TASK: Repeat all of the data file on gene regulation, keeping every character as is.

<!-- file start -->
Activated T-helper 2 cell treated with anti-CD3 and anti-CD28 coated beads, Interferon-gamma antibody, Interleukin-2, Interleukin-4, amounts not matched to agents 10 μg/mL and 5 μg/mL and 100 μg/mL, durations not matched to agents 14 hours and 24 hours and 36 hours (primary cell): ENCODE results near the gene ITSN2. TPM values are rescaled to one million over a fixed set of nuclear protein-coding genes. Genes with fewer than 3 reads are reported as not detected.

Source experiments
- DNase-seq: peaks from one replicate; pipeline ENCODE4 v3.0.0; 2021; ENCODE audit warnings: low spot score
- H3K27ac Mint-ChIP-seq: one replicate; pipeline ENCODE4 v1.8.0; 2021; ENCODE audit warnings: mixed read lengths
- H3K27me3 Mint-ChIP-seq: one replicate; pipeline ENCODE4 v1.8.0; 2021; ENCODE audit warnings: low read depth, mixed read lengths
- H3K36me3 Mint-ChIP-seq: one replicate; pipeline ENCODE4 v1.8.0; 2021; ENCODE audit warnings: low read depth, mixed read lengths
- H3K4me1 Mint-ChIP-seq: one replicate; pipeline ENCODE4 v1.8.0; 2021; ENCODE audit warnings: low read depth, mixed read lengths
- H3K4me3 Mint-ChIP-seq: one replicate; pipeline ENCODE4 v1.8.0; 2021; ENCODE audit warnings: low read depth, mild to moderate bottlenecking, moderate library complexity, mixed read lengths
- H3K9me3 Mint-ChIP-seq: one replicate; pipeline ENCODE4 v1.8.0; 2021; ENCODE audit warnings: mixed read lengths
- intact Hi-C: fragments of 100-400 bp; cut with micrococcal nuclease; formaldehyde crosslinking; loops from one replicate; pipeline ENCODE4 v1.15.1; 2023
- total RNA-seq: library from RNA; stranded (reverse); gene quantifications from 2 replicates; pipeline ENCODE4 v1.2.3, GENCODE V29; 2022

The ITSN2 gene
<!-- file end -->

Activated T-helper 2 cell treated with anti-CD3 and anti-CD28 coated beads, Interferon-gamma antibody, Interleukin-2, Interleukin-4, amounts not matched to agents 10 μg/mL and 5 μg/mL and 100 μg/mL, durations not matched to agents 14 hours and 24 hours and 36 hours (primary cell): ENCODE results near the gene ITSN2. TPM values are rescaled to one million over a fixed set of nuclear protein-coding genes. Genes with fewer than 3 reads are reported as not detected.

Source experiments
- DNase-seq: peaks from one replicate; pipeline ENCODE4 v3.0.0; 2021; ENCODE audit warnings: low spot score
- H3K27ac Mint-ChIP-seq: one replicate; pipeline ENCODE4 v1.8.0; 2021; ENCODE audit warnings: mixed read lengths
- H3K27me3 Mint-ChIP-seq: one replicate; pipeline ENCODE4 v1.8.0; 2021; ENCODE audit warnings: low read depth, mixed read lengths
- H3K36me3 Mint-ChIP-seq: one replicate; pipeline ENCODE4 v1.8.0; 2021; ENCODE audit warnings: low read depth, mixed read lengths
- H3K4me1 Mint-ChIP-seq: one replicate; pipeline ENCODE4 v1.8.0; 2021; ENCODE audit warnings: low read depth, mixed read lengths
- H3K4me3 Mint-ChIP-seq: one replicate; pipeline ENCODE4 v1.8.0; 2021; ENCODE audit warnings: low read depth, mild to moderate bottlenecking, moderate library complexity, mixed read lengths
- H3K9me3 Mint-ChIP-seq: one replicate; pipeline ENCODE4 v1.8.0; 2021; ENCODE audit warnings: mixed read lengths
- intact Hi-C: fragments of 100-400 bp; cut with micrococcal nuclease; formaldehyde crosslinking; loops from one replicate; pipeline ENCODE4 v1.15.1; 2023
- total RNA-seq: library from RNA; stranded (reverse); gene quantifications from 2 replicates; pipeline ENCODE4 v1.2.3, GENCODE V29; 2022

The ITSN2 gene